Regardless of what we think the year 2012 will bring, now is a good time to stop and think about the world we live in. Are we all aware that our civilization is supported by fragile, man-made, digital structures that exist among untamed forces of nature?
What would it look like if the visible world suddenly and unexpectedly disintegrated before our eyes? Would it be digital?
‘Designing the Corrosive Moment’ explores digital glitch as a disruptive force, an aesthetic agent, and investigates its role in designing a digital catastrophe. Although identifying the ‘natural’ and unpredictable glitch with intentional design is a paradox, much is to be learned from this phenomenon.
First of all, this collection of works attempts to portray what happens when undetermined and incorrect processes operating underneath the surface, accumulate and reach critical mass, causing the photographic reality to collapse under the vandalizing force of the glitch. This looming threat constitutes a catastrophic force of destruction, much like an earthquake. It is a moment of corrosion when represented reality, and all its presumed truths become dissolved by the entropic force of digital corruption in a colorful, acidic path of pixels and absurdity. It is an apocalyptic moment, because it is both a failure and a revelation of a system our civilization depends on.
It is also a moment of awareness since the destructive potential of the glitch exposes our illusion of control, our reliance on flawed structures and our false sense of stability.
Glitch is a nihilistic force that reveals the postmodern fragmentation of consumer psyche, causes disruption in communication, and engulfs the world in the apocalyptic noise where form, control and meaning are denied their operations. Just as the early punk culture embraced anarchy to bring attention to the meaninglessness of life, so does the glitch destroy or deny the authority of structures. But what if we accept it, and use it to decorate? This is how punk became popular while at the same time it ‘unbecame’ punk.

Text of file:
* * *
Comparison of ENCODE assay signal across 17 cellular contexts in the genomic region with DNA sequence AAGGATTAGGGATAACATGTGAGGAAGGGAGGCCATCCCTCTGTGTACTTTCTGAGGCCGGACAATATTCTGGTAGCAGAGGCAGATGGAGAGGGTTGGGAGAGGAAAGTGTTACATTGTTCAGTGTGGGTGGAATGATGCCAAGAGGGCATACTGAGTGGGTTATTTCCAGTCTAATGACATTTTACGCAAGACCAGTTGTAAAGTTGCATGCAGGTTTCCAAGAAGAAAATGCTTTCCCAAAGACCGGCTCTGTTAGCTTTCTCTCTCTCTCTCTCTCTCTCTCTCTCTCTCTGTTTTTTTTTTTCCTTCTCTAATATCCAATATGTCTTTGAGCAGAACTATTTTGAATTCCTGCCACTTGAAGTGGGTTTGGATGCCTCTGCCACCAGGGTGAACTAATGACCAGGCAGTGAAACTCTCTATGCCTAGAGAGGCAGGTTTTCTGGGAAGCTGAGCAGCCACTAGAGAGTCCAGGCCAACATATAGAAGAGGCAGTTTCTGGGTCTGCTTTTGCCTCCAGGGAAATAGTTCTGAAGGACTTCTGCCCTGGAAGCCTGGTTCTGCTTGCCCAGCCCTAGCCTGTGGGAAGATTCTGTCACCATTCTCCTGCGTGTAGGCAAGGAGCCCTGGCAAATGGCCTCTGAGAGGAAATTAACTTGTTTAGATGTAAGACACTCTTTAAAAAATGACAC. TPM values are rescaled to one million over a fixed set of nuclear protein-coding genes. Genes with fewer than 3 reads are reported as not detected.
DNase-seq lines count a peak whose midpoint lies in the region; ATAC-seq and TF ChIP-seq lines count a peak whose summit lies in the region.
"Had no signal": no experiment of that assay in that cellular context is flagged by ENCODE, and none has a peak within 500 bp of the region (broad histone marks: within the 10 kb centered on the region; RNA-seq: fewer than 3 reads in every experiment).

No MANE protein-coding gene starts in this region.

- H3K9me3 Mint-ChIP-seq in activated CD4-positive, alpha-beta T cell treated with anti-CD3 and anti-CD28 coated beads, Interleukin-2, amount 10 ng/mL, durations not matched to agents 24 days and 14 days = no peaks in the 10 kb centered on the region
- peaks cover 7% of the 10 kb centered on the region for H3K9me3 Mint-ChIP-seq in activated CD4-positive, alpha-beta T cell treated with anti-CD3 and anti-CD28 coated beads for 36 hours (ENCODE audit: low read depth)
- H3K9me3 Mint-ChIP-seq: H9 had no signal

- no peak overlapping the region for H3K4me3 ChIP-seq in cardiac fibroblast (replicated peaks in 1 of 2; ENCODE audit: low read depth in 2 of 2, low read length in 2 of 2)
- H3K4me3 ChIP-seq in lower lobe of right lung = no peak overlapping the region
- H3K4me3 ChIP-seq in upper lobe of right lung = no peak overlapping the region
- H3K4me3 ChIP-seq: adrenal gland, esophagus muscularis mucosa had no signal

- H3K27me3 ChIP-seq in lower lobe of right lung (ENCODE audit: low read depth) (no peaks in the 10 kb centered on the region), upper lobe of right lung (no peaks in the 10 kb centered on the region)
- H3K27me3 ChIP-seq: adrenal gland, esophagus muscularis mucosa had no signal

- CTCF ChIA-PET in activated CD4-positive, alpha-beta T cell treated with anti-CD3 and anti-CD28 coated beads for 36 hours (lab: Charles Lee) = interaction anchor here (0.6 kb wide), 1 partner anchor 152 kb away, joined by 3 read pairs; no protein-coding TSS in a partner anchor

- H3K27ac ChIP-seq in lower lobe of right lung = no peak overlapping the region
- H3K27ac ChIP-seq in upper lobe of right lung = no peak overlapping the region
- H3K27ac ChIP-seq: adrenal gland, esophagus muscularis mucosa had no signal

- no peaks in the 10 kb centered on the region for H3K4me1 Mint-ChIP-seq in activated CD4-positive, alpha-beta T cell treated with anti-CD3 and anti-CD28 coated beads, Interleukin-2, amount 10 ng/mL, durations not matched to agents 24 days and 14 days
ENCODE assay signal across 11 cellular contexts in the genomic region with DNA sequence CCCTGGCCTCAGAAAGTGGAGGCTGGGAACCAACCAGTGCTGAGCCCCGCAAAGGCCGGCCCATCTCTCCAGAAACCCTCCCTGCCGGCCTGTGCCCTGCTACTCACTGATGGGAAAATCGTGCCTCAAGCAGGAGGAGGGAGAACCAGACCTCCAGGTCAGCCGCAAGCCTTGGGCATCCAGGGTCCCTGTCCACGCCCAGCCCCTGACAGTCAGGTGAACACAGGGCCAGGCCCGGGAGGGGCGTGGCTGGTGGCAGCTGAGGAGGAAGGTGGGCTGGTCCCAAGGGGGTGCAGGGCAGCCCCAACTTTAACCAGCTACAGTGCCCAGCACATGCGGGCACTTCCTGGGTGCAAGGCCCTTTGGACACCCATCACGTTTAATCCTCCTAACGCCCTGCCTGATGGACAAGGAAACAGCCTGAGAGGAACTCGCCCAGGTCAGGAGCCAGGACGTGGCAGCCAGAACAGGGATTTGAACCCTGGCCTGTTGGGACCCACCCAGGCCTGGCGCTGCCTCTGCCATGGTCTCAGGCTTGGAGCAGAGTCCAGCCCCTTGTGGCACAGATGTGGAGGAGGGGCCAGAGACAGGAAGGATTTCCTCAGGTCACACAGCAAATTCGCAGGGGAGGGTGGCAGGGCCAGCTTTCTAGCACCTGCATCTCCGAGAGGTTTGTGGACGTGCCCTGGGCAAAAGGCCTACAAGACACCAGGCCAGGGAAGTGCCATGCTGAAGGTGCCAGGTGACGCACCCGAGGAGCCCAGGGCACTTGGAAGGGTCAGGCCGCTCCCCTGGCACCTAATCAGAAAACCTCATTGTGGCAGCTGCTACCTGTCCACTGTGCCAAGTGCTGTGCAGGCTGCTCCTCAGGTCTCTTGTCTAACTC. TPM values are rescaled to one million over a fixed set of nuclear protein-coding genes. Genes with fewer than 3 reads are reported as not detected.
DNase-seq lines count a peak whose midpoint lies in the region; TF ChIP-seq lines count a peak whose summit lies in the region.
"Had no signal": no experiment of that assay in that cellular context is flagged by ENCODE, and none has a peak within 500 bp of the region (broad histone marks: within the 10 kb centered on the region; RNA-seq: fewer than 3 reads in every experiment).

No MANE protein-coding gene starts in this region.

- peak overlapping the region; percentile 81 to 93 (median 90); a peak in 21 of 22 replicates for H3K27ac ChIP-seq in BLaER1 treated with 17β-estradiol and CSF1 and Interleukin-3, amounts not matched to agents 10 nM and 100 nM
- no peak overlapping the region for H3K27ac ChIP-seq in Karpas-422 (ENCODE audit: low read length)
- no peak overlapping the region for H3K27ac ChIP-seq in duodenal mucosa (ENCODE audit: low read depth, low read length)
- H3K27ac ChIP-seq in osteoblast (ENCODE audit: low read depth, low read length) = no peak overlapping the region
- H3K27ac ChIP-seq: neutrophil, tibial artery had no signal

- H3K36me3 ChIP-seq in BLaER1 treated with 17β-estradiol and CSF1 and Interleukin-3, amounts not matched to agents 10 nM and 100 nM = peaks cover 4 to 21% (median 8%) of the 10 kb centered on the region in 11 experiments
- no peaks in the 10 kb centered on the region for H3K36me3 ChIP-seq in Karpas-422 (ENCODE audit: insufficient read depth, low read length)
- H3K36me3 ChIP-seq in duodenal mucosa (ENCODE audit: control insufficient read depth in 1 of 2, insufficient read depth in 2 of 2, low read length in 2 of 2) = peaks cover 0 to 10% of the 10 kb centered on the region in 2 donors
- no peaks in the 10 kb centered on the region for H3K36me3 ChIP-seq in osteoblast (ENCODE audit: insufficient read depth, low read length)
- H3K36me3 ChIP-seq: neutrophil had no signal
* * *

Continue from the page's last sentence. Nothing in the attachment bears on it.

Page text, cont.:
The imagery here oscillates between chaos and order, accident and intention, by harvesting glitches from their natural occurrences, stimulating them in digital files, and assimilating them aesthetically into visual content through intentional design.
As a result the corrosive glitch moves on a sliding scale from being an active ingredient in the process, to being an aesthetic shell where the visuals are only a faint echo of the original moment of disturbance.
So is this a show about the end of the world or the end of glitch? Both are the destroyer and the destroyed, a serious threat and an assimilated effect.
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Marta Blicharz is a Polish-Canadian, traditionally trained visual artist, currently exploring computer graphics and photography in the context of the digital glitch and its postmodern identity. Growing up in the small town Sulecin, Poland, Marta participated in many local art contests and international artist visits which were hosted by the town’s Centre for Culture, Sport and Recreation. (SOKSiR).
In the summer of 2000, Marta moved to Lethbridge, AB, Canada with her family, where she completed the International Baccalaureate Art courses and obtained her high school diploma in 2002. She then went on to pursue an arts degree at the University of Calgary and in 2006 she graduated with a Bachelor of Fine Arts (Photography) and a Minor in Psychology. In the meantime Marta engaged in some freelance photography work and had her photos published in several magazines. Two years later, Marta enrolled in the Multimedia Production Diploma Program at Lethbridge College and graduated in 2010 with honours.
Marta exhibited at the Pixel gallery in Toronto, as well as at the Computational Aesthetics in Vancouver in 2011. Her work has been shown both in a group and solo context. She has also presented at the 2011 Glitch Festival in Chicago. In August 2012, Marta completed her Master of Fine Arts in New Media degree at the University of Lethbridge, Alberta. Her aspirations for the future involve becoming a writer, a film director and maintaining her digital art practice while teaching art and design at established educational institutions in Canada.